Friday, 25 April 2014

Carotenoids and Cancer

Consumption of plant foods is inversely associated with cancer. The exact reason for this is not known, but it is hypothesised that plant contain many chemicals that may confer health benefits in humans. The polyphenols are one group of plant chemicals, found in most fruits and vegetables, tea and red wine, that have known health benefits in humans. The carotenoids are another group that may be particularly protective of cancer.

Red, Orange and Yellow

Carotenoids are responsible for many of the red, orange and yellow colours in fruits and vegetables. Plants synthesise carotenoids and use them in times of low illumination to harvest light, and during times of high illumination to protect the cells from ultraviolet rays. Carotenoids are bioavailable in humans and increasing dietary intakes causes increasing plasma and tissue levels of most carotenoids.

Cooking Increases Carotenoid Bioavailability

Like all plant nutrients, carotenoids are present in plant cells. This is problematic because the cells of the plant are surrounded by a cellulose cell wall, and this cannot be digested by humans. Therefore if the cell walls are not mechanically damaged during chewing, the carotenoids are not able to be absorbed. Cooking plant foods breaks down the cellulose cell walls, exposing the carotenoids to the absorptive process.

Carotenoids And Cancer

The free radical theory of cancer suggests that oxidative stress, caused by free radicals, initiates cancer. Because carotenoids are antioxidants, this might be one way they help lower cancer risk. However, carotenoids may have other beneficial mechanisms by which they inhibit cancer cells. In particular, carotenoids can increase the communication between cells (gap cell communication), which increases the likelihood of the body detecting a cancerous cell and killing it.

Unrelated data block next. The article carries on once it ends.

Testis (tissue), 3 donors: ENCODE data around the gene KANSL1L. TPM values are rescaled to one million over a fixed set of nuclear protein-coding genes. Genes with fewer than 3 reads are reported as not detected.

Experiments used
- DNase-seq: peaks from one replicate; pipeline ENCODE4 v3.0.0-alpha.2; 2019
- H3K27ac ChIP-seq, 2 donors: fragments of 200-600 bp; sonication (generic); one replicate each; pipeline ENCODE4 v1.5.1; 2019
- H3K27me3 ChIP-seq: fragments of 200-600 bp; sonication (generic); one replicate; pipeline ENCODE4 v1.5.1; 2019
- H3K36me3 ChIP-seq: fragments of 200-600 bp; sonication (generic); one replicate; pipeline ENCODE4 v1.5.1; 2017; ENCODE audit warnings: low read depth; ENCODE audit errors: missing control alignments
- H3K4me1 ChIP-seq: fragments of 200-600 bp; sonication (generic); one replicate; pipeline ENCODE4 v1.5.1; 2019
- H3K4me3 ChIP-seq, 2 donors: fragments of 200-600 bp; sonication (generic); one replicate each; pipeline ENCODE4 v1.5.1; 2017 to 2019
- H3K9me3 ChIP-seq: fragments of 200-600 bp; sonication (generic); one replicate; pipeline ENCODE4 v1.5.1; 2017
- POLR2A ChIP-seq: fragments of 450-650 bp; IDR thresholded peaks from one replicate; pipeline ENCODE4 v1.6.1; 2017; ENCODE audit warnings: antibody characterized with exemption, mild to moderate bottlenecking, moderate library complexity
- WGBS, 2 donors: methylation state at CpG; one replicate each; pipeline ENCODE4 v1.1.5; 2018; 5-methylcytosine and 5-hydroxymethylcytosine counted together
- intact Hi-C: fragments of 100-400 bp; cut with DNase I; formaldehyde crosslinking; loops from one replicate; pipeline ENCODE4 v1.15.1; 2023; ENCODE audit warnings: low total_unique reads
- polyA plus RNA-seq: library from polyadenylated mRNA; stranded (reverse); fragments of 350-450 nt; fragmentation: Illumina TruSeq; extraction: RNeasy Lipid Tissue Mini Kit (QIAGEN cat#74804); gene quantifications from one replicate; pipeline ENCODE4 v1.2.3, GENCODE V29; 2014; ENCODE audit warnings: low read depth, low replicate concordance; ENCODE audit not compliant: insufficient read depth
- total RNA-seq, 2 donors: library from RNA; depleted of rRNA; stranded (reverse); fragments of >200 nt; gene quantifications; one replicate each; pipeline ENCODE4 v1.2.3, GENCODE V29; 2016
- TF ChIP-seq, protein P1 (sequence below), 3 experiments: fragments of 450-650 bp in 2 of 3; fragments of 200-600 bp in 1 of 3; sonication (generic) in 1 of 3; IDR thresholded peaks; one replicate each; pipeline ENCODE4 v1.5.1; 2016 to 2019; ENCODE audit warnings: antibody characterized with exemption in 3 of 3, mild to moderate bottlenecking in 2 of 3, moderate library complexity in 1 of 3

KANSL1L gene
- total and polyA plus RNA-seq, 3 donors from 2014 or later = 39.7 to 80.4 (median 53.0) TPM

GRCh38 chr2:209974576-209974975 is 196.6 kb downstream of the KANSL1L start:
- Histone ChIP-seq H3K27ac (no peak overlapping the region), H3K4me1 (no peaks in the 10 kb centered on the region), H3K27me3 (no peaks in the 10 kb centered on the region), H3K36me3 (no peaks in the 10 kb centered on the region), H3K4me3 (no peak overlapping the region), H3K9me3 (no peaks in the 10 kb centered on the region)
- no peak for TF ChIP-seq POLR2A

Types Of Carotenoids

There are over 500 known carotenoids, but only some are commonly eaten in the human diet. The most common dietary carotenoids are beta carotene and lycopene which are found in spinach and tomatoes, respectively. While some carotenoids such as beta carotene can be converted to vitamin A in humans (provitamin A activity), others such as lycopene cannot. However, all carotenoids appear to have some antioxidant activity.

Synthetic Versus Natural Carotenoids

A number of studies have investigated carotenoids and found them to increase cancer rates in certain groups of people. For example, it is claimed that beta carotene increases lung cancer rates in smokers. While this may be true in a clinical setting such data does not translate to the real world. This is because studies tend to give high concentrations of a single carotenoid (usually beta carotene), often in a synthetic version.

Plant Carotenoids

However, plants contain mixtures of carotenoids. It is rare to find isolated carotenoids in foods because they often appear as mixtures, and combining foods increases the number of different carotenoids consumed. In addition the total amount of carotenoids is often much lower in plant foods compared to synthetic supplements. Therefore carotenoids should not be taken in isolated supplements, but only as mixtures in foods as nature intended.
RdB

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